Reviews// Clive Barker's Jericho

Posted 24 Oct 2007 19:14 by
Clive Barker, for those of you who have been hiding for the past 20 years in the daylight, where he and his kind have no power, is a horror writer and filmmaker. His writing is a pale imitation of that of H P Lovecraft, though inestimably more turgid. His movies started with a version of Salomé on which he had the temerity to take a writer's credit alongside that notorious hack and paederast Oscar Wilde. These works then proceeded poorly with the massively over-rated (but not as massively over-rated as Donny Darko) Hellraiser. They then descended vertiginously quickly from that low origin, predominantly through inferior sequels to that movie. Everything the man produces reeks of the pit of damnation upon which he fixates. But horror fans, particularly the adolescent and undemanding variety, deify him.

So, when Jericho hit my desk, I was torn. On the upside it was a new PS3 game, and we all know how rare and exciting they are right now. On the downside, it bore the stain of Barker's name.

Still... I am, after all, a professional (and the game comes from the usually reliable chaps at Codemasters), so I put my petty bite and spile away and began the task of reviewing Jericho - if nothing else I wanted to see how it had progressed since SPOnG's initial preview - which you can read here.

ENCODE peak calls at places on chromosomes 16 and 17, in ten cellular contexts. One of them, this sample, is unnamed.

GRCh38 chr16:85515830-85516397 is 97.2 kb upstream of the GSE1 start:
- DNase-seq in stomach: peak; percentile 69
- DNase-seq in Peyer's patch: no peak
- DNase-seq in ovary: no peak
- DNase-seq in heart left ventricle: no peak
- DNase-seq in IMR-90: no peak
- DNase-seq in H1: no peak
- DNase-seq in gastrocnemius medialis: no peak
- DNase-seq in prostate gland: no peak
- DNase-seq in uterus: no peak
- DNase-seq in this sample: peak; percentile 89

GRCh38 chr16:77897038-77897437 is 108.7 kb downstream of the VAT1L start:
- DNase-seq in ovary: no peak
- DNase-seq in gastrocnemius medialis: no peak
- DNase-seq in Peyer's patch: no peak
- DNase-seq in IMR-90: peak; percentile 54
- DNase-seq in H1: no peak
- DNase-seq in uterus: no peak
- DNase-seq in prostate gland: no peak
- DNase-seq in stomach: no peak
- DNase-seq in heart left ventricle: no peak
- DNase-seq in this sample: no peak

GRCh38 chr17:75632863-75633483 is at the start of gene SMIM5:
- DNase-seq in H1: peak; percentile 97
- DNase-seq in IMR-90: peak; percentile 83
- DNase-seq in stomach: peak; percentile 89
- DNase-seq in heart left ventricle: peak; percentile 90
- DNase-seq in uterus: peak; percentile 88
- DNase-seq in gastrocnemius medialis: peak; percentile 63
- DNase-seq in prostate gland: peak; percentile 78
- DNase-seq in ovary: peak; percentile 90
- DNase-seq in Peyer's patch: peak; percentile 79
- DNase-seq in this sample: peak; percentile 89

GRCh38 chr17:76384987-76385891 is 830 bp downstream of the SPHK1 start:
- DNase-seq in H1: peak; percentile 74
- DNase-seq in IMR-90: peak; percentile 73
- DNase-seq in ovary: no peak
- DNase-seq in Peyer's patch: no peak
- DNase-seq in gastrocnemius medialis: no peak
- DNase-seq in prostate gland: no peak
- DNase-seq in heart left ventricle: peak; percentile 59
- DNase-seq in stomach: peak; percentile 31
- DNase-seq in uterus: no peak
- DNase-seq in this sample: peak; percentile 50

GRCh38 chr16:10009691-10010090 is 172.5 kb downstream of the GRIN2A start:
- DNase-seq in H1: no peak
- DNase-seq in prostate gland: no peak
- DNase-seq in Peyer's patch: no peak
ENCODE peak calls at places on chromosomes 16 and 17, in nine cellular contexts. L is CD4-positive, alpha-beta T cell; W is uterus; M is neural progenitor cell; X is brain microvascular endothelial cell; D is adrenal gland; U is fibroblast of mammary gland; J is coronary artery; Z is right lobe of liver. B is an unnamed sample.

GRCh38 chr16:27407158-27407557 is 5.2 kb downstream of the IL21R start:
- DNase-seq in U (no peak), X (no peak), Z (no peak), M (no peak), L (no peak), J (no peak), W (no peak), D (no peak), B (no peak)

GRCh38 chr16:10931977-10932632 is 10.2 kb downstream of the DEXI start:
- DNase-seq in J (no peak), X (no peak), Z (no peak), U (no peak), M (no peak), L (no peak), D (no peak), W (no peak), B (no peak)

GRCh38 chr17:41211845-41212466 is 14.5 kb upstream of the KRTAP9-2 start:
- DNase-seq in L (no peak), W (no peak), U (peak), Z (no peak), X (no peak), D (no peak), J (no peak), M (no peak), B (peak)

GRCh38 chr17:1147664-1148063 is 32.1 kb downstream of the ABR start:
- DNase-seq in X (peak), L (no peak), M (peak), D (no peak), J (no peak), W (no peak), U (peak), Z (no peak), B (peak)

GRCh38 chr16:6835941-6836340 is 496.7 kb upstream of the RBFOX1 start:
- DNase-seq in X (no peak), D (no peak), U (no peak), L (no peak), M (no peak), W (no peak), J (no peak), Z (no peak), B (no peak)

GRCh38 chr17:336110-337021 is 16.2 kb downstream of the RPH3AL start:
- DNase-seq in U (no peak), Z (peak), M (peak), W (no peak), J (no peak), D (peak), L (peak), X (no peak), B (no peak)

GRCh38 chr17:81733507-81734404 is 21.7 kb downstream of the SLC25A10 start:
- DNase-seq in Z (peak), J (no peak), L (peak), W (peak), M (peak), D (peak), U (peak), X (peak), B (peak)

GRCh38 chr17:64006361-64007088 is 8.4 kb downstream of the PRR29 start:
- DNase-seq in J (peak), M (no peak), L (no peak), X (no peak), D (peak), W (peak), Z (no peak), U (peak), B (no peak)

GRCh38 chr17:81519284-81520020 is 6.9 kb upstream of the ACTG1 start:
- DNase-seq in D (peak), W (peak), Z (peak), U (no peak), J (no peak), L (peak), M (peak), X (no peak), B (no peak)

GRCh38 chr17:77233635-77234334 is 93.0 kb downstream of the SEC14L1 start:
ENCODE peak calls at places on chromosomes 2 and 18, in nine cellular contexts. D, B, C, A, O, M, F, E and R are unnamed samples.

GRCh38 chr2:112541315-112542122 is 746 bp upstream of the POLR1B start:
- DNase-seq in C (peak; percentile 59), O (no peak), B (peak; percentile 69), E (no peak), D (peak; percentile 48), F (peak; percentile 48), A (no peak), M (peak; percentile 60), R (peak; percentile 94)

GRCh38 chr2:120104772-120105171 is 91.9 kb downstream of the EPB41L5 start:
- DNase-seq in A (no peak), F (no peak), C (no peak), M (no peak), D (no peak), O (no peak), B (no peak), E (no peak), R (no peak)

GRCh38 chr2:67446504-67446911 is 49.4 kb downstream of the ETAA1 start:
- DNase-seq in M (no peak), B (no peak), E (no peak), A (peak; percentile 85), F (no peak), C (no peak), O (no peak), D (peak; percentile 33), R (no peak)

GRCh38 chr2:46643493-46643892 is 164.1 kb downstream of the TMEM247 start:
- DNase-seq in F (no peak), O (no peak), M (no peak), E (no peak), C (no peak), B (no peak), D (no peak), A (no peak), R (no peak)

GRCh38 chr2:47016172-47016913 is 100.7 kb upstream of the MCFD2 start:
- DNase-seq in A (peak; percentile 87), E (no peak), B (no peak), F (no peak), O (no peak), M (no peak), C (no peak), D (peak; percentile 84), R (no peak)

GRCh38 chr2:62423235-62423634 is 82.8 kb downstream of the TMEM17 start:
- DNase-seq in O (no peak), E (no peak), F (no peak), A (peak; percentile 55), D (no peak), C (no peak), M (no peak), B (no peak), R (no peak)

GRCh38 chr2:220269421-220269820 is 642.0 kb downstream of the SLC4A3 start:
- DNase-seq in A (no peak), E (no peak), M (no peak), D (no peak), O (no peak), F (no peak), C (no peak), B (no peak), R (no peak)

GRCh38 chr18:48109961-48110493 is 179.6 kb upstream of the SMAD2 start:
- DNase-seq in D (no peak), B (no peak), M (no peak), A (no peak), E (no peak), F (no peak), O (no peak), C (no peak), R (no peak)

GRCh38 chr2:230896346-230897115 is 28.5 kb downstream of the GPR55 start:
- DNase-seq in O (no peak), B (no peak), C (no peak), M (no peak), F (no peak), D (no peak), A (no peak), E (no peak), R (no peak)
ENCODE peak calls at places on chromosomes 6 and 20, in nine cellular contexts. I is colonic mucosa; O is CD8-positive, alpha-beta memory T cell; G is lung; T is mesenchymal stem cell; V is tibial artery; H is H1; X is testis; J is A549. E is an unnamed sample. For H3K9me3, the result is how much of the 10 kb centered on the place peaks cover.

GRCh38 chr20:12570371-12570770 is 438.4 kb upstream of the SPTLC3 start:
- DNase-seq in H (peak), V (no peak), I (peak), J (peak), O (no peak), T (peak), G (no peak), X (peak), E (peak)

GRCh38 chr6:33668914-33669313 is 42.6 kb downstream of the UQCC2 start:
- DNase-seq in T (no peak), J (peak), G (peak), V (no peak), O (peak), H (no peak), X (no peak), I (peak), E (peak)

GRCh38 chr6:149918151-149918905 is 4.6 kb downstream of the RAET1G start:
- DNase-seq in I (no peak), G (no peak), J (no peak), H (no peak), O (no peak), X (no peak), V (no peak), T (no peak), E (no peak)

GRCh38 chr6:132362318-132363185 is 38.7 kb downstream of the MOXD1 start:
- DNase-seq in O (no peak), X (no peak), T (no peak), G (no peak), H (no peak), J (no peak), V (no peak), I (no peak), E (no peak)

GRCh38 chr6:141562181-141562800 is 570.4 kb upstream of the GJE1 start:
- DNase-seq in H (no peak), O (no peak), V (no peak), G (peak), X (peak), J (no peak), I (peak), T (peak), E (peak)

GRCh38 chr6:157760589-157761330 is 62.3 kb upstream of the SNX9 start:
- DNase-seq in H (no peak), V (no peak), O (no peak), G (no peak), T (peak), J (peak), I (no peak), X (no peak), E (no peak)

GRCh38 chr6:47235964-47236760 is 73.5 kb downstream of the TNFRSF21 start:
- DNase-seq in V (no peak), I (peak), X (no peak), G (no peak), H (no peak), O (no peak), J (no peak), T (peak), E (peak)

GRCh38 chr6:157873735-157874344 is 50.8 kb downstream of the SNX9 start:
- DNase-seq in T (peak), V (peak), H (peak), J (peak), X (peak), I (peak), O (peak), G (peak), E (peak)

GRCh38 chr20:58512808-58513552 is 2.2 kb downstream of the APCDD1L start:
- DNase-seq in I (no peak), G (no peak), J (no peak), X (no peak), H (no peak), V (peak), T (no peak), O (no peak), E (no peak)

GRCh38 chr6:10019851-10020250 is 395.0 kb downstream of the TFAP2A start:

First, let me set the scene. I will also do this in a more descriptive manner than the game itself, which throws you through a rapid fire sequence of intro movie, poorly narrated cod-occult biblical clap trap and baffling dream sequence, and then straight into the field of action.

Jericho is a squad-based first-person shooter in the style made famous, and best represented, by Tom Clancy's Rainbow Six series of games. Given Rainbow Six's supremacy in this market-space, publisher Codemasters, and developer Mercury Steam (do NOT breathe this stuff, it makes you go bald, and die) have elected to distinguish Jericho by recruiting the services of Mr Barker. He has then grafted a storyline based on biblical gewgaws and para-psychological buffoonery onto the game. Clive clearly believes he can get away with this kind of thing in the wake of the Da Vinci Code's runaway success.

As a result of Barker's story, your character, Captain Devin Ross, is part of some top secret religious crack(pot) squad of Para(psychological)troopers, whose mission is to something or other wherever evil rears its (invariably) ugly (and often snake-adorned) head.